SHANGHAI — Shanghai’s Composite Index ended the day 1.3 percent lower on Wednesday, a steadier performance after two days of sharp falls.
Echoing the dour mood, stock markets in Hong Kong and Europe again dipped into negative territory.
The dip in Shanghai came in spite of a People’s Bank of China (PBOC) announcement late Tuesday of a cut in interest rates, setting the one-year benchmark lending rate 0.25 points lower, to 4.6 percent. The country’s central bank also lessened the amount of reserves that banks must hold.
According to PBOC, the double-barreled policy move is designed to “maintain reasonably adequate liquidity in the banking system, (and) guide steady moderate growth of money and credit.”
The cut had been expected over the weekend, and its failure to appear precipitated drastic stock selloffs on Monday and Tuesday.
“One questions why they didn’t ease over the weekend,” Chris Weston, chief market strategist for IG, wrote in a research note. “Most understand this easing for what it is: a policy move aimed at counteracting the tightening of financial conditions caused by sizeable capital outflows. This is not going to boost growth.”
In fact, the announcement didn’t have much of an impact at all in early trading, with the Shanghai markets continuing to fall in the morning, before rebounding briefly back above the psychologically important 3000 mark after lunch.
Meanwhile in Hong Kong, the Hang Seng Index reversed Tuesday’s modest gains by shedding 1.5 percent. Most retail stocks were impacted with some of the biggest fallers of the day Li and Fung, down 4.4 percent to 4.97 Hong Kong dollars; and Chow Tai Fook Jewellery Group, 3.3 percent to 6.76 Hong Kong dollars.
Prada SpA shed 0.9 percent to end the day at 32.10 Hong Kong dollars.
Fears that continued volatility, on top of an earlier devaluation of the yuan, will affect the number of mainland tourists visiting Hong Kong may not be confirmed until next year, according to luxury goods analyst Deborah Aitken at Bloomberg Intelligence.
“Vacations for leisure are often planned six months plus in advance, so the true effects may not be felt until 2016,” she said.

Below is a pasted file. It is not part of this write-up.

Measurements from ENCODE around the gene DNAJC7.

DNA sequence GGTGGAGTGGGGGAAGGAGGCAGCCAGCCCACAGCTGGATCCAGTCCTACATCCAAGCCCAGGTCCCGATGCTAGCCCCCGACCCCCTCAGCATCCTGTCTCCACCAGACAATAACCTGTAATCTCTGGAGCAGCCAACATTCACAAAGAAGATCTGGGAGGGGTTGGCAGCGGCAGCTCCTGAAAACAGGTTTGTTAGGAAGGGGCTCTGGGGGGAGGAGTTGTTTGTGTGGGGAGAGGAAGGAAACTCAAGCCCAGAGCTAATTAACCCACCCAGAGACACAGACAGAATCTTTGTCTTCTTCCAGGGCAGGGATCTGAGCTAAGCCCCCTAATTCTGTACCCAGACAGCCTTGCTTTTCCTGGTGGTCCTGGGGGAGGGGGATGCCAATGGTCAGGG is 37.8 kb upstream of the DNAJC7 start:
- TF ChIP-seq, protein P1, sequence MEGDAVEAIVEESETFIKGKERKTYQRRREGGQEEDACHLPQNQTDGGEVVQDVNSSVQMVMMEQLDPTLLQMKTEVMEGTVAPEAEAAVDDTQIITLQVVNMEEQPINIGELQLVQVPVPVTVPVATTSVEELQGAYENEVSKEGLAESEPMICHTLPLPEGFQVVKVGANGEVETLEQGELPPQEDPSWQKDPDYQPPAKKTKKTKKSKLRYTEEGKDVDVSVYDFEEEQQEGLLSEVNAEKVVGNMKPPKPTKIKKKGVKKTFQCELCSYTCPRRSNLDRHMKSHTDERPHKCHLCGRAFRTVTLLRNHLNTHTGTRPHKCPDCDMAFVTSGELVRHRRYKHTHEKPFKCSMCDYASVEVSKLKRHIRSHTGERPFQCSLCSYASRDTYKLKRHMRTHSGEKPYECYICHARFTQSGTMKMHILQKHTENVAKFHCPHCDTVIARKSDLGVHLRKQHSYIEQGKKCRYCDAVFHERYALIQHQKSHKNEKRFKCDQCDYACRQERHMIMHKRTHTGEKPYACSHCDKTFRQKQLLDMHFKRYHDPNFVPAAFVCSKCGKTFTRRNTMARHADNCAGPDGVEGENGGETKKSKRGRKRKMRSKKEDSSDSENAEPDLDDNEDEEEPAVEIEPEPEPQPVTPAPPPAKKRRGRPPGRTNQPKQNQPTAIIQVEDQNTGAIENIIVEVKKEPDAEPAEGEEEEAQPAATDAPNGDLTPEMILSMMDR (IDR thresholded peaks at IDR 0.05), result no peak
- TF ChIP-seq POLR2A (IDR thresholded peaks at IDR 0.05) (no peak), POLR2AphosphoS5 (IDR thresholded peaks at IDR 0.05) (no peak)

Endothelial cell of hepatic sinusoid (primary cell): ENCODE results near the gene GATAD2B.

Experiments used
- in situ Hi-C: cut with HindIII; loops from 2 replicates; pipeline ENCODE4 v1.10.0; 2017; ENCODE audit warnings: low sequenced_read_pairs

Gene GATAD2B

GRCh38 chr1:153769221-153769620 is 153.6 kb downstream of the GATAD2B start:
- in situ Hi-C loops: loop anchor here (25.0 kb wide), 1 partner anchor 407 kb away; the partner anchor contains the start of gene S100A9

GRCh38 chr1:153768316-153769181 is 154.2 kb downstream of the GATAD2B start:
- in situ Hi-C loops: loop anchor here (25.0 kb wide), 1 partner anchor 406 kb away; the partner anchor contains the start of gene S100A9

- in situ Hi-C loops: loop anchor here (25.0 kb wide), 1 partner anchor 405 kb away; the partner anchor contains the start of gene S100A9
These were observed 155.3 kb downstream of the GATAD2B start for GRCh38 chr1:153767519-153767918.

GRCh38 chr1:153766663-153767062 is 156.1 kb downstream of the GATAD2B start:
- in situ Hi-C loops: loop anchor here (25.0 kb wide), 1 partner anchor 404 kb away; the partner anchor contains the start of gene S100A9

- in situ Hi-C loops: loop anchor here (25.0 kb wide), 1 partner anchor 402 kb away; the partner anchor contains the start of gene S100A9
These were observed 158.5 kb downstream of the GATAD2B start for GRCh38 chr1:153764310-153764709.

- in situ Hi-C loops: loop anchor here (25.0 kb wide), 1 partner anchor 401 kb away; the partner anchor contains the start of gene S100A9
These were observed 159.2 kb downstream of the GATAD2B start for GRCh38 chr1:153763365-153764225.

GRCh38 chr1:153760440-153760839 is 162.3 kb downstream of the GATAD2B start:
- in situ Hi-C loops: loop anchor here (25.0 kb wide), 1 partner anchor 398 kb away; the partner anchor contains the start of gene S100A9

Hong Kong, long a destination for Mainland Chinese luxury shoppers, has been been struggling with a structural decline of the high-end retail market. Large luxury players like Burberry, Kering and Chow Tai Fook have told investors in recent months that they would ask for lower rents in the city to offset lackluster sales.
After gaining ground Tuesday, Europe’s stock markets were all down again Wednesday morning.
The FTSE MIB in Milan fell 1.7 percent to 21,286.74, followed by the CAC 40 in Paris and the DAX in Frankfurt, which both lost 1.3 percent, to 4,506.58 and to 9,995.49 respectively. The FTSE 100 in London was down 1.2 percent to 6,011.43.
Investors are said to still be concerned over slowing growth in China. The Nikkei 225 in Tokyo was the exception, closing up 3.2 percent to 18,376.83.
In Europe, fashion, luxury and retail stocks were largely down. The fallers included L’Oréal, 2.1 percent to 149.55 euros; Safilo Group, 2.3 percent to 10.45 euros; Hennes & Mauritz, 2.8 percent to 324.70 Swedish kronor; and Unilever, 2.2 percent to 34.73 euros.
The few risers numbered MySale Group, 2 percent to 0.51 pounds; Italia Independent, 0.7 percent to 28.30 euros; and Brunello Cucinelli, 0.3 percent to 16.47 euros.
At 11:08 a.m. CET, the pound traded for $1.57, while the euro changed hands for $1.15 and the Swedish krona for $0.12.
Generally accepted wisdom states that China’s leaders need to shift the economy to consumer-led growth, rather than a reliance on exports. But recent policy announcements – including devaluing the yuan by almost 2 percent and moves to support the ailing stock market – have done little to stimulate either.
Consumer confidence in China is weathering one storm after another, with falls in the stock market, a sluggish property market and local government debt all fanning uncertainty.
According to China’s National Bureau of Statistics, consumer confidence in China decreased to 104.48 in July from 105.54 in June. The index had hit its highest point in 12 months last May, before the stock market began its sharp decline.
Observers argued it’s unlikely consumption or exports will be greatly assisted by the rate cut.
“You can’t stimulate consumption via interest rate cuts. At least not in Asia anyway,” Lim Say Boon, DBS’s chief investment officer, wrote in a note. ”Also, you don’t stimulate net exports through interest rates.”